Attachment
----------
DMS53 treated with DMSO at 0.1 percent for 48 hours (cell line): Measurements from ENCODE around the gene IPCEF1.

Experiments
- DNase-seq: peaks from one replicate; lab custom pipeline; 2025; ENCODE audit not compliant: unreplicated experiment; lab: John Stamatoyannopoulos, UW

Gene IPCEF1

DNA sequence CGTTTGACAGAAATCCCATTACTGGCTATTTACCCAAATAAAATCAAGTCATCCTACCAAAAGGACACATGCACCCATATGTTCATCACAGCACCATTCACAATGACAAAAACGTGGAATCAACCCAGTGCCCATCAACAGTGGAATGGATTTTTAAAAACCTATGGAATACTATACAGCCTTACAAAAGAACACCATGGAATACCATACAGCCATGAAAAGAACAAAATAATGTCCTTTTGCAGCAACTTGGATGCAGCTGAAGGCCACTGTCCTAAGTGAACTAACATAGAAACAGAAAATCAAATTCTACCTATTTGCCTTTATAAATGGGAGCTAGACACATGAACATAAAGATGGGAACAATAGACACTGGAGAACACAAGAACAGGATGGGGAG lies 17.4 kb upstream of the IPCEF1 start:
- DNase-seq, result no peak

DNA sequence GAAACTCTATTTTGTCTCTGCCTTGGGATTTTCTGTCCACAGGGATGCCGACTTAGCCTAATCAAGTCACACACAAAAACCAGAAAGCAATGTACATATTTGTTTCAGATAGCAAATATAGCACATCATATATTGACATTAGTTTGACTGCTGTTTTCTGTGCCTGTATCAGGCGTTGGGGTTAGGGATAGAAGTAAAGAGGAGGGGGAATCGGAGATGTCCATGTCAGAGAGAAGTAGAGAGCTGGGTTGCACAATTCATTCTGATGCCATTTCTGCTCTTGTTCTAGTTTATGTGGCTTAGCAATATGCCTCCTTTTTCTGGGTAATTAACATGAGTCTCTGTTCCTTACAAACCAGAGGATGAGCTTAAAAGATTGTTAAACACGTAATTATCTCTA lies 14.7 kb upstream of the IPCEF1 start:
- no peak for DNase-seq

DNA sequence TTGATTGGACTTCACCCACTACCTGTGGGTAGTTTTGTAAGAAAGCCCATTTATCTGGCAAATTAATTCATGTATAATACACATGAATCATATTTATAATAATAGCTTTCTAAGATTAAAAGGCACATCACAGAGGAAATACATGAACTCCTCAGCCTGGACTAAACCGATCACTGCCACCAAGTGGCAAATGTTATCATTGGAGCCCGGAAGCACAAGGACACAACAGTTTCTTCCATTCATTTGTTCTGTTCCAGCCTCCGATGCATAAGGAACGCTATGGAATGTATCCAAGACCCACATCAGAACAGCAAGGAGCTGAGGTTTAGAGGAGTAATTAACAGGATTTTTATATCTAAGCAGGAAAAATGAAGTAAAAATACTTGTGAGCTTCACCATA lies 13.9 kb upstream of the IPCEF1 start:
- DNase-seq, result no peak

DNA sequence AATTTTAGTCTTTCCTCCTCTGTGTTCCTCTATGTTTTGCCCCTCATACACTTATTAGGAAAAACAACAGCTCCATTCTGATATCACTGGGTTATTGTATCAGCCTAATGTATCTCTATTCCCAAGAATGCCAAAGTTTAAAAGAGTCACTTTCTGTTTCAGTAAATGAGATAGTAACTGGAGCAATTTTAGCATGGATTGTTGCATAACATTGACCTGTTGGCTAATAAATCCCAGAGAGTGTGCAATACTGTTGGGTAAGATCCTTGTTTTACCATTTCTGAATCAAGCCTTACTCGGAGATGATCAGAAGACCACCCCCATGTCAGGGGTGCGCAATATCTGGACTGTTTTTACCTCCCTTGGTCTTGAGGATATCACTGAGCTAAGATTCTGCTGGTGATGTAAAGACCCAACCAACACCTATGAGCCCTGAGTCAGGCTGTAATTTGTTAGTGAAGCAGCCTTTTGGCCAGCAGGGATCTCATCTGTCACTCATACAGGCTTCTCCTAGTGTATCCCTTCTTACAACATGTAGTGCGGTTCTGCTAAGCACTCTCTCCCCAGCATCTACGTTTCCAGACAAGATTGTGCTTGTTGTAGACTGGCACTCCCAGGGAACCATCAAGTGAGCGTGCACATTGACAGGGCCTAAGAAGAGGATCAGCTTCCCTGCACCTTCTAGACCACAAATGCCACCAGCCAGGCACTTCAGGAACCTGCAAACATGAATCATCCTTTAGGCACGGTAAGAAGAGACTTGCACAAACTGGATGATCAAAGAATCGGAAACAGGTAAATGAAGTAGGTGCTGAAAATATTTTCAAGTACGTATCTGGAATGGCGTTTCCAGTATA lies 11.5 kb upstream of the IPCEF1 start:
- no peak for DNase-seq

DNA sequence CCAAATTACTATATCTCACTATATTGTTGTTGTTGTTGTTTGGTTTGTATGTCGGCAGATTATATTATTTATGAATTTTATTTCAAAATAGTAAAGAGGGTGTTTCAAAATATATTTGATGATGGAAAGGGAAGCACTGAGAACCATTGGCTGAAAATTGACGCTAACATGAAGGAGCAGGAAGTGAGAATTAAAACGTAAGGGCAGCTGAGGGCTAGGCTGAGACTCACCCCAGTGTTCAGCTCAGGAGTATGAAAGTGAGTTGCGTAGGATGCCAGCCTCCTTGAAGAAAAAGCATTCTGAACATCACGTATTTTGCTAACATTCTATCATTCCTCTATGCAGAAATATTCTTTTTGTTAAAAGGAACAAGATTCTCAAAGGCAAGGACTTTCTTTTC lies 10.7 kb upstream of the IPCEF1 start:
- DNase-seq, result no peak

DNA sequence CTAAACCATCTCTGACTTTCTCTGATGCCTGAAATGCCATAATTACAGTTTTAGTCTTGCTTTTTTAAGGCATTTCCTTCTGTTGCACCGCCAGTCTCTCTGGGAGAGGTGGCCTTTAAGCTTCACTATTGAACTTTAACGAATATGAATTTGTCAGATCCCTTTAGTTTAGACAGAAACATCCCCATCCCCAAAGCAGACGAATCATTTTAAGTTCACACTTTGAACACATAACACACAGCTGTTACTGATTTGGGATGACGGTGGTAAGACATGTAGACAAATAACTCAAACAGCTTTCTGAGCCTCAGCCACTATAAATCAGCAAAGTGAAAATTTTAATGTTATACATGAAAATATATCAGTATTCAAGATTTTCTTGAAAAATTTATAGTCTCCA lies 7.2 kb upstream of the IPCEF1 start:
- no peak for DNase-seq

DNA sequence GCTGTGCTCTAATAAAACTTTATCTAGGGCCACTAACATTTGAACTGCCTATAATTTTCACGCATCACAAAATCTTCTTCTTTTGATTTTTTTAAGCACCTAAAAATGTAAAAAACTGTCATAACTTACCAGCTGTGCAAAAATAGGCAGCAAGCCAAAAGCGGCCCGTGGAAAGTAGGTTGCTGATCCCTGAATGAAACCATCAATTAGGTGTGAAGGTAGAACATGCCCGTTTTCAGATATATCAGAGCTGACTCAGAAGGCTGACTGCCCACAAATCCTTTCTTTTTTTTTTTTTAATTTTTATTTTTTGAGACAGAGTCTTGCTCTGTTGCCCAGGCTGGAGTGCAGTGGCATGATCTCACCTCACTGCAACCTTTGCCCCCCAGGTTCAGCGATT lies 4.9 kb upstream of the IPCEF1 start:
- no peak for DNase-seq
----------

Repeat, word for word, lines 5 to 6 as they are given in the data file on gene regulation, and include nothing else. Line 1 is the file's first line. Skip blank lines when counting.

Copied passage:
DNA sequence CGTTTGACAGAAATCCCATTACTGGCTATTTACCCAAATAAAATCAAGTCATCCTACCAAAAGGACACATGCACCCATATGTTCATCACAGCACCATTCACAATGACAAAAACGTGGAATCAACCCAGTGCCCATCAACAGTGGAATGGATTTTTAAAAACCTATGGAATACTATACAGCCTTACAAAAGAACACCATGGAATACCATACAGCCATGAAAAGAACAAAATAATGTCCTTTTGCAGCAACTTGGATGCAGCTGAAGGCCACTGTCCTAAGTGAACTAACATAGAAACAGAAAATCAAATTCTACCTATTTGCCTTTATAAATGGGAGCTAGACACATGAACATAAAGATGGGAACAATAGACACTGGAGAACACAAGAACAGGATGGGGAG lies 17.4 kb upstream of the IPCEF1 start:
- DNase-seq, result no peak